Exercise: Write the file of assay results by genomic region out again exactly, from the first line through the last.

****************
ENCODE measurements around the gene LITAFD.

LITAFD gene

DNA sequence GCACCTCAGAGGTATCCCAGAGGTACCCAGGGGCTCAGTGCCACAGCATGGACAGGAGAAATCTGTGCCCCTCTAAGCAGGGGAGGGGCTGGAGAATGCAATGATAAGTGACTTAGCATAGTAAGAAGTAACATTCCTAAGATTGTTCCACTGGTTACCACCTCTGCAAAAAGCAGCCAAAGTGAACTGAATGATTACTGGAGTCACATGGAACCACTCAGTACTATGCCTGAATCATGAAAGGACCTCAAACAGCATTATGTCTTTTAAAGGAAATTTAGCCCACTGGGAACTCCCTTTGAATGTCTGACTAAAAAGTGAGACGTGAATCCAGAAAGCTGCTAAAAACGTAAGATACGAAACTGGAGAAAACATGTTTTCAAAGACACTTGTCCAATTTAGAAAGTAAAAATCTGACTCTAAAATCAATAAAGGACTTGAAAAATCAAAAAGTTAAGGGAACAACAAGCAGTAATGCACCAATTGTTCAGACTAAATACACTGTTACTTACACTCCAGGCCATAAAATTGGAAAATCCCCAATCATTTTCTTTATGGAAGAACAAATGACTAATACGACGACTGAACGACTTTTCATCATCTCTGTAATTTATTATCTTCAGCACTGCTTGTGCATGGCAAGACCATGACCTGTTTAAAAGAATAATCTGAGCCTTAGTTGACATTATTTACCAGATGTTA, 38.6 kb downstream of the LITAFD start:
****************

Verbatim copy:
ENCODE measurements around the gene LITAFD.

LITAFD gene

DNA sequence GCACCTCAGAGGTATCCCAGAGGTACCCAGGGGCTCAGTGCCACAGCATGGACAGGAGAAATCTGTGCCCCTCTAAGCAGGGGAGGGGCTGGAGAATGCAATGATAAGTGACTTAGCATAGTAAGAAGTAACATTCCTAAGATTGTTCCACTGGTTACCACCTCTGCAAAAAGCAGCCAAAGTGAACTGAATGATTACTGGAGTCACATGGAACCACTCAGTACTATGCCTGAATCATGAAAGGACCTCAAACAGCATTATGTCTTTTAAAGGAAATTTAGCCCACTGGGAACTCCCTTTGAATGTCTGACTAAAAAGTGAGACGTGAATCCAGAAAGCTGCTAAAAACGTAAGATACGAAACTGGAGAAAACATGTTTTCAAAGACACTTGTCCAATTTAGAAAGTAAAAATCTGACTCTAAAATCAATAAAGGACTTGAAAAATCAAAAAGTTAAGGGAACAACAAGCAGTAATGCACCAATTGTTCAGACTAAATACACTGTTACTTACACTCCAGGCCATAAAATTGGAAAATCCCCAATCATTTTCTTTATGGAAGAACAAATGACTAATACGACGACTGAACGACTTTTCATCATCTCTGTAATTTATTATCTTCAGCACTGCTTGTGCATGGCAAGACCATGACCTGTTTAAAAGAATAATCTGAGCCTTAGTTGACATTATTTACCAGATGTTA, 38.6 kb downstream of the LITAFD start: